These days it seems like a foregone conclusion that every team should probably be using Agile for software development.
You read that right: I’m capitalizing Agile (as if it’s really a thing) because time has proven it’s essential to software development. We all know that Agile development delivers value to stakeholders faster and with fewer issues.
We don’t want to rely on a single software launch to determine success. Instead, Agile gives us a framework to deliver in smaller increments, from source code development to full-on production.
Agile is also flexible and allows us to continuously evaluate project requirements, assess results, and create action plans that help us adapt to change.
However, like all things, Agile evolves.
That’s where the emphasis on Advanced Continuous Delivery (CD) comes in.
Let’s review the key points of Continous Delivery.
Continuous Delivery is the part of the software development process where you actually deliver the code you’ve been working on. It’s the part of Agile we all love because it closes the feedback loop.
As a refresher, Martin Fowler, author of Continuous Integration, outlined some key points of continuous software delivery that include:
- Continuous Delivery practices ensure the software is deployable throughout its entire lifecycle
- Development teams should prioritize deployability over new feature development
- Developers should receive fast, automated feedback on system production readiness any time changes are made
- Teams should be able to perform push-button deployments of any software version to any environment at any time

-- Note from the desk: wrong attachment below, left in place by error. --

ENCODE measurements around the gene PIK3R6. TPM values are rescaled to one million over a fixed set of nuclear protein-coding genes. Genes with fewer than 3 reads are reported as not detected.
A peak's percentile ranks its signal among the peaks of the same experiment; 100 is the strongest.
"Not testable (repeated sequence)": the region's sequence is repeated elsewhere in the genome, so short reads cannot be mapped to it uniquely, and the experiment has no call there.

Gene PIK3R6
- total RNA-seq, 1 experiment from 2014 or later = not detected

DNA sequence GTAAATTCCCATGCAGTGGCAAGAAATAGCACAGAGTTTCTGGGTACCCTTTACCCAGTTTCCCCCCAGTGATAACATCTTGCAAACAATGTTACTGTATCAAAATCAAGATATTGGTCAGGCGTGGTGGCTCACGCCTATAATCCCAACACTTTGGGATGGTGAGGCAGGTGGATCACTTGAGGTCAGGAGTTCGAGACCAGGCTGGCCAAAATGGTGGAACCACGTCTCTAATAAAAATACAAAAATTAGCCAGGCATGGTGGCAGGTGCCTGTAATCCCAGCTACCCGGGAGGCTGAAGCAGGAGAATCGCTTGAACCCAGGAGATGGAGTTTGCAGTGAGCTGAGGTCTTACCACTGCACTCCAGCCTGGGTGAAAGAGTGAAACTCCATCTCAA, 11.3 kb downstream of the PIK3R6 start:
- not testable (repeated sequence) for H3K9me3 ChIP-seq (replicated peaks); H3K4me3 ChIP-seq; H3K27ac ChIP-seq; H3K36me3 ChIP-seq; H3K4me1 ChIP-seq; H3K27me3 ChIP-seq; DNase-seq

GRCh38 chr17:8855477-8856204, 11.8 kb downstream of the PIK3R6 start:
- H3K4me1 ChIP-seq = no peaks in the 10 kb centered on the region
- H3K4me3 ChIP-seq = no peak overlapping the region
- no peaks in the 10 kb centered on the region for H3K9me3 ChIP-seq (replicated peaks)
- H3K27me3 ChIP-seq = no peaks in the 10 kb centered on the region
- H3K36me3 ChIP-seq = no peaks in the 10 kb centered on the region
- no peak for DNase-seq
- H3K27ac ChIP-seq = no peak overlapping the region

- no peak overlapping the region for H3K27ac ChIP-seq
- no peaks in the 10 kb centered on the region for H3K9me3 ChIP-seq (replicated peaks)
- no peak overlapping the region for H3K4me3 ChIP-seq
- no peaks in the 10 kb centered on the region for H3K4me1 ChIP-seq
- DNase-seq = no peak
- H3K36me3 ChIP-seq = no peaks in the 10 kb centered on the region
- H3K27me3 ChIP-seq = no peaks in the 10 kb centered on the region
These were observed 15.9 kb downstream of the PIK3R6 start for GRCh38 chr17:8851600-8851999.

Continuous Delivery is at the core of Agile methodologies.
At the core of Agile is the desire to satisfy clients by continuously delivering value-adding software while communicating effectively with all stakeholders and team members.
Dozens of methodologies sprang up from there, including:
Scrum is one of the most popular Agile methodologies that maximizes development time towards achieving a goal (referred to as the “Product Goal”). Cycles or stages of development are called “sprints”, which are completed in succession as the development team achieves the Product Goal.
Kanban is a word derived from Japanese that links to the “just in time” concept. The methodology unfolds on a “Kanban board” or table divided into columns illustrating flows within the software production project.
Information on the table changes as the project evolves, and new “cards” are created as new tasks arise. With an emphasis on communication, this method lets everyone know the project's status at every stage of development.
Crystal is a flexible framework that allows team members to develop their own processes. Rather than focusing on existing guidelines or tools, this methodology is based on individual interaction within a unified environment. Central to this development process is synergistic collaboration to unlock the creativity and efficiency required to complete the project successfully.
Lean development was created by Lean Manufacturing, a division of Toyota. This framework contains seven essential principles:
- Removing things that don’t bring value to the project
- Quality software development
- Creating knowledge
- Prioritizing commitments within the project
- Fast delivery
- Team respect
- Perfecting the development sequence to create real value
Extreme programming improves software quality and team responsiveness through short development cycles, frequent releases, and numerous checkpoints where new requirements can be integrated. Some XP principles include:
- Programming in pairs
- Not developing features unless they are requested
- Extensive code reviews
- Unit testing of all code
- Flat management structures
You might fall short if you don’t emphasize Continuous Delivery in your chosen Agile framework.
You may be using one of these methodologies, or a Frankenstein built out of a handful of them. But no matter how Xtremely Scrumified your Kanban process is, you’re falling short of practicing Agile if you aren’t practicing Continuous Delivery.